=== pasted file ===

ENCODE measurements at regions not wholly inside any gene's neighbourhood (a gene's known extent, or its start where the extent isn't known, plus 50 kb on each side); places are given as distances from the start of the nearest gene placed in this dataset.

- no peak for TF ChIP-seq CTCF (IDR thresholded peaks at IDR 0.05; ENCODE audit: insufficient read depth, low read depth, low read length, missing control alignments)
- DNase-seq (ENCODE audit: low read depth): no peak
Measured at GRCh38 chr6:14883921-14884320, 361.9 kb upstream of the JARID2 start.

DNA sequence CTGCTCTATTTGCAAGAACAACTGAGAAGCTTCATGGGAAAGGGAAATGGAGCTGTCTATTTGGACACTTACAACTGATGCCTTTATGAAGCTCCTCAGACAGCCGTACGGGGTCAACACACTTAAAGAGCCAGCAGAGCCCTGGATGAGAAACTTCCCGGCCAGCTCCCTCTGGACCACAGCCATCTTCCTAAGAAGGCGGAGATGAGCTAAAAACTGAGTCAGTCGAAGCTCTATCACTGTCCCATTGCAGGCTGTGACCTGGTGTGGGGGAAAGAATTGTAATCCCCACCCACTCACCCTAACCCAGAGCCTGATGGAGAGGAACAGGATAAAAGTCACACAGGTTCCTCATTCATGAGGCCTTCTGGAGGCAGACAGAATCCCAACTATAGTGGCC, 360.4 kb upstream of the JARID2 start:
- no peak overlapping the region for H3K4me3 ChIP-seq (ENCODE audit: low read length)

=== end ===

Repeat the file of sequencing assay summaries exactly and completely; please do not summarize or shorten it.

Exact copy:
ENCODE measurements at regions not wholly inside any gene's neighbourhood (a gene's known extent, or its start where the extent isn't known, plus 50 kb on each side); places are given as distances from the start of the nearest gene placed in this dataset.

- no peak for TF ChIP-seq CTCF (IDR thresholded peaks at IDR 0.05; ENCODE audit: insufficient read depth, low read depth, low read length, missing control alignments)
- DNase-seq (ENCODE audit: low read depth): no peak
Measured at GRCh38 chr6:14883921-14884320, 361.9 kb upstream of the JARID2 start.

DNA sequence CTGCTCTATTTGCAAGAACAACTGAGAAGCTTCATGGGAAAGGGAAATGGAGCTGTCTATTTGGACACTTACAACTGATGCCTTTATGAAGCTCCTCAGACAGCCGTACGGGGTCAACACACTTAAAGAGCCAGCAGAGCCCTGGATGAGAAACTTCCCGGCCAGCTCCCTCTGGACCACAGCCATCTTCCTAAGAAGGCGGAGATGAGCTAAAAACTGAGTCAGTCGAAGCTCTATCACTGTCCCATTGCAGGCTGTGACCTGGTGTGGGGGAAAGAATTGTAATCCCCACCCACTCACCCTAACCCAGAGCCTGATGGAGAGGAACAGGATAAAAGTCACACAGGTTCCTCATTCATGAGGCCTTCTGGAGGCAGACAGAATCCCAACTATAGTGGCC, 360.4 kb upstream of the JARID2 start:
- no peak overlapping the region for H3K4me3 ChIP-seq (ENCODE audit: low read length)